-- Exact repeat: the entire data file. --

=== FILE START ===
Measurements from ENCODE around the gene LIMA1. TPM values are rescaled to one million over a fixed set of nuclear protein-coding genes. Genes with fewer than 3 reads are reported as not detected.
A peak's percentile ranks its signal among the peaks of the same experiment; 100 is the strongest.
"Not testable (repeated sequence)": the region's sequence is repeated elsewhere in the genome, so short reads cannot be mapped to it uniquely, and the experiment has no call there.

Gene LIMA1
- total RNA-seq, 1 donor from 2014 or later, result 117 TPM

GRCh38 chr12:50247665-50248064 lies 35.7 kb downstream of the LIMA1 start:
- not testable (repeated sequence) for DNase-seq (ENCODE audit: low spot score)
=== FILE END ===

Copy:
Measurements from ENCODE around the gene LIMA1. TPM values are rescaled to one million over a fixed set of nuclear protein-coding genes. Genes with fewer than 3 reads are reported as not detected.
A peak's percentile ranks its signal among the peaks of the same experiment; 100 is the strongest.
"Not testable (repeated sequence)": the region's sequence is repeated elsewhere in the genome, so short reads cannot be mapped to it uniquely, and the experiment has no call there.

Gene LIMA1
- total RNA-seq, 1 donor from 2014 or later, result 117 TPM

GRCh38 chr12:50247665-50248064 lies 35.7 kb downstream of the LIMA1 start:
- not testable (repeated sequence) for DNase-seq (ENCODE audit: low spot score)